It is not uncommon for adolescents to inappropriately access prescription opioids from friends or family members. Recently, concerns surrounding the use of opioids that are not medically indicated, and an increased risk of initiating heroin use, have surfaced. In this prospective cohort study, 3298 high school students from Los Angeles, California, were surveyed and followed up for 42 months to estimate the association between non-medical prescription opioid use and subsequent heroin initiation. Surveys were administered semi-annually from grade 9 to 12, over the course of 4 years. Cox regression models assessed nonmedical prescription opioid use at survey waves 1 through 7, as a time-varying and time-lagged regressor and subsequent heroin use initiation across waves 2 to 8 as the outcome. Based on multivariate analyses for waves 1 to 7, researchers found that prior non-medical prescription opioid use, when compared to no use, was associated with an increased likelihood of subsequent heroin use (HR 3.18, 95% CI 1.68 to 6.02, p<0.001). Current alcohol use (HR 2.04, 95% CI 1.10 to 3.92) and other substance use (HR 1.54, 95% CI 0.92 to 2.62) were also associated with an increased likelihood of subsequent heroin use. This study therefore shows that prior non-medical prescription opioid use may be associated with subsequent heroin use in adolescence.

Efficacy of short-term treatment of internet and computer game addiction: A randomized clinical trial

Internet gaming disorder, listed in the DSM-5, is characterized by preoccupation, withdrawal, tolerance and continued use despite negative consequences. The behavior that characterizes Internet addiction (IA) causes significant impairment in the various spheres of an individual’s life, including social, education, personal, occupational or other relevant areas of functioning. Cognitive behavioral therapy (CBT) has been proposed in the treatment of IA. In this randomized clinical trial, 143 men, aged 17-52 years, meeting diagnostic criteria for IA, were randomized to participate in a manualized CBT program combining group and individual interventions, or a wait-list control, to assess whether this intervention is effective in treating individuals with internet and computer game addiction. Based on a multivariate analysis, researchers found that the odds of remission were greater in the intervention group (OR 10.10, 95% CI 3.69 to 27.65). This study therefore shows that short-term CBT may be an effective treatment modality in the management of IA. However, further studies assessing the long-term efficacy of these types of interventions are needed.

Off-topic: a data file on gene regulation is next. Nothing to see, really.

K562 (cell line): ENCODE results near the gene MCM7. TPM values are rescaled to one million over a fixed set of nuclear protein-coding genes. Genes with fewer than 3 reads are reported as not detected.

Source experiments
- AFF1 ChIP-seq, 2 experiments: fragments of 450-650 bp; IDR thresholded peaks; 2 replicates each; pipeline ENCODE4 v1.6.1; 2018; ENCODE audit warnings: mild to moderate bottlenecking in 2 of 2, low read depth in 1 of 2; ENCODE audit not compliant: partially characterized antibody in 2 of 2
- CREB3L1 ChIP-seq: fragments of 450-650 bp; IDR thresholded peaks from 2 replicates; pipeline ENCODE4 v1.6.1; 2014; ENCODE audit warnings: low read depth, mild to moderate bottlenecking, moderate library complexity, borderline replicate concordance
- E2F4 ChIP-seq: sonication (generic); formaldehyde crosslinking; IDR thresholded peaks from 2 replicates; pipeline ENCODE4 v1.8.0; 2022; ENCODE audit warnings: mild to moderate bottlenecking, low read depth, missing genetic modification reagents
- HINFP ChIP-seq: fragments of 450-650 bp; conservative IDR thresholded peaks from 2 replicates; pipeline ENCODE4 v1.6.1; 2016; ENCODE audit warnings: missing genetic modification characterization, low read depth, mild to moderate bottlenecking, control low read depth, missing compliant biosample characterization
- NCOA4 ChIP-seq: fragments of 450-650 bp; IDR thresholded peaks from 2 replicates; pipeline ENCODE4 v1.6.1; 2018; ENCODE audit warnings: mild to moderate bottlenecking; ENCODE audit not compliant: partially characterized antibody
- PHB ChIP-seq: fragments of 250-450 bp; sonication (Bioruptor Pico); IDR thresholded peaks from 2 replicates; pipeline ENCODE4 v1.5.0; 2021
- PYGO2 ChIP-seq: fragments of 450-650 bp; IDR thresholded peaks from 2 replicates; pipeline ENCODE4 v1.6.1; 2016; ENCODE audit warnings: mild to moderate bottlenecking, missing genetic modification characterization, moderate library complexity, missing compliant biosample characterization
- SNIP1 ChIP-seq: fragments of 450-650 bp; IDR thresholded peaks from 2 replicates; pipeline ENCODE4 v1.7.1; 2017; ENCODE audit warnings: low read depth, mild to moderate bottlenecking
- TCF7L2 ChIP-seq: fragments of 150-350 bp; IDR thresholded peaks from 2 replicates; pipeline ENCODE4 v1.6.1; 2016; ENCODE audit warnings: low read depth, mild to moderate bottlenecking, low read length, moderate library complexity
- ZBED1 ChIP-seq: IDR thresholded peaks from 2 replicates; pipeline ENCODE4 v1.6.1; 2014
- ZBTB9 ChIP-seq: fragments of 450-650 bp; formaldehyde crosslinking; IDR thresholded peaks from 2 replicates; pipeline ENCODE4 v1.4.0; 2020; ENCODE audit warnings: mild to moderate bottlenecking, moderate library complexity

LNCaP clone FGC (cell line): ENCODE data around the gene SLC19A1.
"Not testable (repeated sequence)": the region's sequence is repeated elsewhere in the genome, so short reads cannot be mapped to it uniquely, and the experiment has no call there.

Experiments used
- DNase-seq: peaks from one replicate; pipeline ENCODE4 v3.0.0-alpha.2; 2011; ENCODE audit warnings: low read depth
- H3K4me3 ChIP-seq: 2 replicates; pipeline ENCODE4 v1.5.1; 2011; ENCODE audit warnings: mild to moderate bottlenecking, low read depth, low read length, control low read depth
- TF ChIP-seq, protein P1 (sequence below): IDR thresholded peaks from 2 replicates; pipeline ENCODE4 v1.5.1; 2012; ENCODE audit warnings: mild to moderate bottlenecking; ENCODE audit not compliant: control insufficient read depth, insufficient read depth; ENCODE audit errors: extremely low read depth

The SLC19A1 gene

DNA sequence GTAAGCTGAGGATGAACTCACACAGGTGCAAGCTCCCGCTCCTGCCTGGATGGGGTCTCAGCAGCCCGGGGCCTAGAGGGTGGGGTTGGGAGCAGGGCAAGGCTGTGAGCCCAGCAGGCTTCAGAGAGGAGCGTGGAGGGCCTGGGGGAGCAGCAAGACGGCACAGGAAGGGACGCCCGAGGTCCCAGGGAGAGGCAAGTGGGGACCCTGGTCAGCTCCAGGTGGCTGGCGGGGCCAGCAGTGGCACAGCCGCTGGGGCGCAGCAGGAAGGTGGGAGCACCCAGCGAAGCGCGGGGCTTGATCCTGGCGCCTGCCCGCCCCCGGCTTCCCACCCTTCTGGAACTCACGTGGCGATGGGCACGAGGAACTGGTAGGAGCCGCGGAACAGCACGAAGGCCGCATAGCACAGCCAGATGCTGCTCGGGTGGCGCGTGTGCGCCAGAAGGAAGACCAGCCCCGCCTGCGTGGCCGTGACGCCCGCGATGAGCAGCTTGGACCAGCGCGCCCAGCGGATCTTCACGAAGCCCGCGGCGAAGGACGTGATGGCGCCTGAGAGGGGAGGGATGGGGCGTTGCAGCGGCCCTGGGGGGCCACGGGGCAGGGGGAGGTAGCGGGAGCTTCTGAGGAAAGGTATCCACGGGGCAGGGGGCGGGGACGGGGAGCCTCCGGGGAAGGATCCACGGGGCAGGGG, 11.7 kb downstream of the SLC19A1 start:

Sugary drink consumption and risk of cancer: results from NutriNet-Santé prospective cohort

It has been well established that the consumption of sugary drinks is linked to an increased risk of weight gain, diabetes, hypertension and cardiovascular disease. The association between sugary drink consumption and cancer, however, has been less investigated. NutriNet-Santé is a French, web-based cohort, that was established in 2009 with the aim of studying associations between nutrition and health. In this prospective cohort study, 101,257 participants age 18 years and older were followed up for a median time of 5.1 years to assess associations between the consumption of sugary drinks, artificially sweetened beverages, and the risk of cancer. Researchers found that the consumption of sugary drinks was significantly associated with the risk of overall cancer (sub-distribution HR for 100mL/d increase 1.18, 95% CI 1.10 to 1.27, p<0.0001) and breast cancer (HR 1.22, 95% CI 1.07 to 1.39, p=0.004). No association was detected for prostate and colorectal cancers. The consumption of 100% fruit juice was also significantly associated with the risk of overall cancer (HR 1.12, 95% CI 1.03 to 1.23, p=0.007). This study therefore shows that the consumption of sugary drinks is associated with an increased risk of overall cancer, and breast cancer, specifically. It should help inform further research and policy regarding public health issues surrounding sugary beverages.

Image: PD